Just as students head back to college for the fall semester, yet another report shows the increase in anti-Israel activity and anti-Semitism at U.S. universities: during the last academic year alone, there were 1,630 anti-Israel incidents on 181 campuses, and a 132 percent surge in Boycott, Divestment and Sanctions campaigns against Israel compared to the previous year.
I finished my first stint in the IDF reserves about a week ago. It was good to be back in uniform, serving my country again. Israel relies on a large force of reserve soldiers to augment our standing army - after our three mandatory years of army service, Israeli citizens can be called up at any time for training and at time of war of course.
I’m attending my first reserve duty call-up this week.
Most Israelis who complete their army service return to the military for three to four weeks a year to maintain their combat readiness and to supplement the IDF’s defensive presence throughout Israel.
Tu B’Av is one of the ‘unknown holidays’ of the Jewish calendar, at least to the average Jew living in the Diaspora, where it passes virtually unmarked. In Israel however, Tu B’Av has seen a resurgence and one can literally crisscross this tiny country for 24 hours visiting Tu B'Av events and festivals. You could hang out at the "Night of Love by the Sea of Galilee Festival" or perhaps mingle with the crowds at the "Between the Vineyards Festival"? My personal favorite is the "Night of Love in the Desert Ashram Festival"!
For those of you who think that the only day of love in the calendar is 'Valentines' – think again! We Jews have had Tu B’Av as our day of love predating Valentines by a few thousand years!
This time a year ago, I was fighting alongside my soldiers in Operation Protective Edge.
This time a year ago, I lost my commander and my two friends Yuval and Nadav.
The first weekend after the war ended I was sent home on leave. I hadn’t been home for over two months. Anyone who knows Israeli soldiers knows that going home for Shabbat is what keeps us going.
The worst punishment that you can give a soldier is to keep them in for Shabbat but this Shabbat was the first time that I would have rather stayed on base. I wanted to be with the people who had gone through what I just experienced—people who understood.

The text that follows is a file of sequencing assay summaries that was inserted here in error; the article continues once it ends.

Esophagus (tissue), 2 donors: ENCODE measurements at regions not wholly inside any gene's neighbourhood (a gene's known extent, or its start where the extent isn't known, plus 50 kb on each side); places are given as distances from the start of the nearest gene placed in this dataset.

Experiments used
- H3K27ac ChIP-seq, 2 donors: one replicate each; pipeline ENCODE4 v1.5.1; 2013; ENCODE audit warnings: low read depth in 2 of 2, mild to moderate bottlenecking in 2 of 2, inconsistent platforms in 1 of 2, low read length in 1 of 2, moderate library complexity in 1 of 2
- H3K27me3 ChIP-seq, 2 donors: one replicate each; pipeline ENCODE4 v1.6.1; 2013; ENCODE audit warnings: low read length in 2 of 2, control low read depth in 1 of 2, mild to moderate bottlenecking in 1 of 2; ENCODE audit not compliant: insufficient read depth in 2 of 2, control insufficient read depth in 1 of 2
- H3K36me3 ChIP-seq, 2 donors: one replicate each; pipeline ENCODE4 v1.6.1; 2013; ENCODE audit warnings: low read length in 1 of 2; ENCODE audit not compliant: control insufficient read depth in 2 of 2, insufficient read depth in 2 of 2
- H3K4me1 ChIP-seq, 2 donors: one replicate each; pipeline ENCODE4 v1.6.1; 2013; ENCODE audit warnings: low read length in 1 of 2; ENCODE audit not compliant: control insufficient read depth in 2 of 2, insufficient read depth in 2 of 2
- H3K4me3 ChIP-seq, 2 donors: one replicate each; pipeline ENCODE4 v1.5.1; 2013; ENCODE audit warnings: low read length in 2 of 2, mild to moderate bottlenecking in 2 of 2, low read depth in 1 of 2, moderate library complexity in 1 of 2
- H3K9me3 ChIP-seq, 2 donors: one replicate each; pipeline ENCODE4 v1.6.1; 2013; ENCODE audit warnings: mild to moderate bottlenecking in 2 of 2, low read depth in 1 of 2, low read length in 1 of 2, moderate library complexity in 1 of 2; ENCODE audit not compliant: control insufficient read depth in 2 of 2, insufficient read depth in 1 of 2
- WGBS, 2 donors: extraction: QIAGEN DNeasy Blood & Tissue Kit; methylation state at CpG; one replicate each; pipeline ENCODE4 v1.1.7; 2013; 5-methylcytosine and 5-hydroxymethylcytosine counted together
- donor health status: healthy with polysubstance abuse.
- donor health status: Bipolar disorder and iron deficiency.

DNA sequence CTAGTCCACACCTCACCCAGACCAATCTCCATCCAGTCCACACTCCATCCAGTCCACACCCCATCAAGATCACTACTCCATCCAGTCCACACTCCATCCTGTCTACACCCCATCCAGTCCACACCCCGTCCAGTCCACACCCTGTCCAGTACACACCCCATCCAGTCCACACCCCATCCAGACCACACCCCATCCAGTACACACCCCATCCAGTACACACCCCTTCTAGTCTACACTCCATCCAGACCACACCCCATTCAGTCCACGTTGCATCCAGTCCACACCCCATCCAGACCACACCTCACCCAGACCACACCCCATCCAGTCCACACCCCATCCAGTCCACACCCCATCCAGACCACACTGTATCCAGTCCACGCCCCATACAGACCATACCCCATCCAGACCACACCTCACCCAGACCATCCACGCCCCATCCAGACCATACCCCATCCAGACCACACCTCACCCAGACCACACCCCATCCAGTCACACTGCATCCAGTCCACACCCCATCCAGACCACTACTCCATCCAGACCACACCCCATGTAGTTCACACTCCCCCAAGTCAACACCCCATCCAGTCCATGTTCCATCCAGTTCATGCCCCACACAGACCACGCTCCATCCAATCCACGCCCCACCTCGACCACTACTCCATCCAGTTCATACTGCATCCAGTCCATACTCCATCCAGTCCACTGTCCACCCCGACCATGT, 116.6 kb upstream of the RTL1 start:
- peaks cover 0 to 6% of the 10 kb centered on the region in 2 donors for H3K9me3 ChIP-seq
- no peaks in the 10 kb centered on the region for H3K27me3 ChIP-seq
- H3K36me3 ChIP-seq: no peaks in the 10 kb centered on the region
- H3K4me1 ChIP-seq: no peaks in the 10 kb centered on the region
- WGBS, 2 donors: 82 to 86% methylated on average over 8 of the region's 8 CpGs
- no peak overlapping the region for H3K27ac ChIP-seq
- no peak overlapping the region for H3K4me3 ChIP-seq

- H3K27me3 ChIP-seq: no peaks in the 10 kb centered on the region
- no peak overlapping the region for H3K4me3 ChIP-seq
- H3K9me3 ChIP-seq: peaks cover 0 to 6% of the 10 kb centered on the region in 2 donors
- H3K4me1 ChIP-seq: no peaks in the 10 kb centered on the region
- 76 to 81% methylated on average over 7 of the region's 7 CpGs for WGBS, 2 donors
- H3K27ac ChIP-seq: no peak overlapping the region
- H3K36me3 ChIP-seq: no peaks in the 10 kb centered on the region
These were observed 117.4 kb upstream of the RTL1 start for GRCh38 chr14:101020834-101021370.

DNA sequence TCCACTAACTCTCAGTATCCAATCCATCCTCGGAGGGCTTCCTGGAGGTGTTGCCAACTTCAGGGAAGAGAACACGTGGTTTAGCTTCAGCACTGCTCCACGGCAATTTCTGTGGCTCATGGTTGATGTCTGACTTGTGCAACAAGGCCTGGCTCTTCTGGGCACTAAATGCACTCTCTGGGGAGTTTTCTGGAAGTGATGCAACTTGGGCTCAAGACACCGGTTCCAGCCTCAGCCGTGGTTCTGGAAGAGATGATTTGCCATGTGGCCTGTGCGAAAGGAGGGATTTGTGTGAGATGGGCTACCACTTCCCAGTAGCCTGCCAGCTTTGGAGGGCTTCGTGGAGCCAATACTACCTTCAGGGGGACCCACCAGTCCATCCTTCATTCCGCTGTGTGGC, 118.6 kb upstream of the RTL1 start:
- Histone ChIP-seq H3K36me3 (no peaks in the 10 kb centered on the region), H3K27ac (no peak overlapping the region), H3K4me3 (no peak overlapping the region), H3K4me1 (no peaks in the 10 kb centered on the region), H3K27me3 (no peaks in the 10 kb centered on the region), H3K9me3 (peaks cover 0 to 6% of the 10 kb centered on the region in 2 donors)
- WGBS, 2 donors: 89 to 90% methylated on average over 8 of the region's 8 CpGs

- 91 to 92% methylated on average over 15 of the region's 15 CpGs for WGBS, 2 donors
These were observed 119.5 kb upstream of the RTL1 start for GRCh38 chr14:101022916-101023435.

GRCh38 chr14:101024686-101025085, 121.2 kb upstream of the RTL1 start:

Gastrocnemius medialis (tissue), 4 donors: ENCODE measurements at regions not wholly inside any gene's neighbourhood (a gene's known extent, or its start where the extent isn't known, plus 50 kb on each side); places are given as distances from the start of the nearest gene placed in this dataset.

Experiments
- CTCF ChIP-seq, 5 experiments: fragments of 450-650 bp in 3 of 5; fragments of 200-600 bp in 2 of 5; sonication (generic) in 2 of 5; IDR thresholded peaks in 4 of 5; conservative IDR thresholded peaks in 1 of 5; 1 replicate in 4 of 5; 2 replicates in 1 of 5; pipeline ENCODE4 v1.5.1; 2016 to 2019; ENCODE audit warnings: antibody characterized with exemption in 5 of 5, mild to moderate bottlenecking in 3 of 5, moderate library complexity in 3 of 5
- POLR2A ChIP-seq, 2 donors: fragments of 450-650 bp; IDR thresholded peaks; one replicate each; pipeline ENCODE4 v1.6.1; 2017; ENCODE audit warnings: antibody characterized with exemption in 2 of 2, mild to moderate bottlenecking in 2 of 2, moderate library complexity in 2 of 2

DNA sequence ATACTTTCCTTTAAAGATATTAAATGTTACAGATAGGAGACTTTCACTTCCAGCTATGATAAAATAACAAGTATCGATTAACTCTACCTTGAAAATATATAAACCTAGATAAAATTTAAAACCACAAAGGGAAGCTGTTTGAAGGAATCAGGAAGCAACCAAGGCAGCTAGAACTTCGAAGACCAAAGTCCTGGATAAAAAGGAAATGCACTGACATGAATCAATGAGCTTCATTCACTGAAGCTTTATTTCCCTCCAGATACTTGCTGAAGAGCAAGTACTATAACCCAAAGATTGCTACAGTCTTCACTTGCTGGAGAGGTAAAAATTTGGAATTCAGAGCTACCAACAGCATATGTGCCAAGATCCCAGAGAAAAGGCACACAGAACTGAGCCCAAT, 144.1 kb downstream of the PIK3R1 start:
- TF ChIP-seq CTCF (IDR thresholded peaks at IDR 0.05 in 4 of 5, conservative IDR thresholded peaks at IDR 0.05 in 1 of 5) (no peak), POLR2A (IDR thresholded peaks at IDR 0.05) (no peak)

I got home and showered. Then I ate my first home-cooked meal in a month. Afterward, while sitting in my
room, it hit me. My commander and my friends would never be eatingFriday night with their families again. They’ll never get discharged from the army, get a new job or get married.
I broke down. Out of nowhere, the walls fell and everything came pouring out. I cried for a long time.
Then came the second-guessing - the "survivor guilt". Could I have done something to help? Could I have done something to save them—something to help them be here today?
I couldn’t sleep. I played and replayed it in my head. Things like my last conversation with my commander, when he told me to get a haircut. I was incredulous. A haircut in the middle of a war? But he explained himself, (and these are the last words he would ever say to me):
It's been a year since I fought in operation Protective Edge in Gaza. Things have changed a lot for me since then for a number of reasons, but I think the biggest one is because I lost several friends and my commander during the fighting.
During the months right after the war, I was an active duty soldier. I didn't have time to think about anything because I was too busy with the responsibilities of being a commander.
But as a civilian, things are different. Now I have time to think. Thoughts and memories come to me all the time. Not a day goes by that I don't look back and remember.
It hits me at different times, when I’m having a beer, eating an ice cream or walking down the street. What would my friends be doing if they were alive? What would my commander say if he saw me now?
I remember the day my commander, Dolev Keidar, and my friends, Yoav and Nadav, died. It all seemed surreal. The fact that they were dead didn’t really penetrate, even though I saw their bodies and saw the TV coverage and the pictures.
Since coming back from my speaking tour in the United States, I’ve spent my time speaking at programs here in Israel. I showed Beneath the Helmet to many year-abroad programs in the Technion, Hebrew University, IDC and Bar Ilan, among others.
Overall, it was a positive experience. The students were very interested in the movie and gave positive feedback. They wanted to understand my personal story and how serving as a combat soldier and grappling with complex issues here affects my life.
Mekonen graduates from officer’s school this week.
For those of you who know his story, this is truly amazing. Mekonen emigrated from Ethiopia with his family when he was 12 years old, and his father died hours before they boarded the plane.
He spoke only broken Hebrew when he enlisted, and during his basic training he nearly dropped out of the army because of financial difficulties he and his family were experiencing. As documented in Beneath the Helmet, we were able to raise the funds to help him pay back his debts and stay in the army.
(Group picture of the male soldiers)
I just got back from a one week trip to the United States. I learned a lot, enjoyed it a ton, and really grew from the experience.
This past Monday, I was privileged to speak with several hundred shlichim – Jewish Agency volunteers – who are about to fly to the States to be counselors at Jewish summer camps across America.